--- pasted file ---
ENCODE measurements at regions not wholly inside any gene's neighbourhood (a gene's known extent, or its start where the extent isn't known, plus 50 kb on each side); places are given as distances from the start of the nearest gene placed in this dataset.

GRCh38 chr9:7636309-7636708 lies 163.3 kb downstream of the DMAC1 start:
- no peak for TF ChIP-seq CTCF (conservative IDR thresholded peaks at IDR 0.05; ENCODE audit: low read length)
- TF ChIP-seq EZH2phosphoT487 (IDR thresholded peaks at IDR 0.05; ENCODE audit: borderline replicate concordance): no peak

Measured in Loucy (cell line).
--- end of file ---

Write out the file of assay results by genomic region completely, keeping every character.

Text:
ENCODE measurements at regions not wholly inside any gene's neighbourhood (a gene's known extent, or its start where the extent isn't known, plus 50 kb on each side); places are given as distances from the start of the nearest gene placed in this dataset.

GRCh38 chr9:7636309-7636708 lies 163.3 kb downstream of the DMAC1 start:
- no peak for TF ChIP-seq CTCF (conservative IDR thresholded peaks at IDR 0.05; ENCODE audit: low read length)
- TF ChIP-seq EZH2phosphoT487 (IDR thresholded peaks at IDR 0.05; ENCODE audit: borderline replicate concordance): no peak

Measured in Loucy (cell line).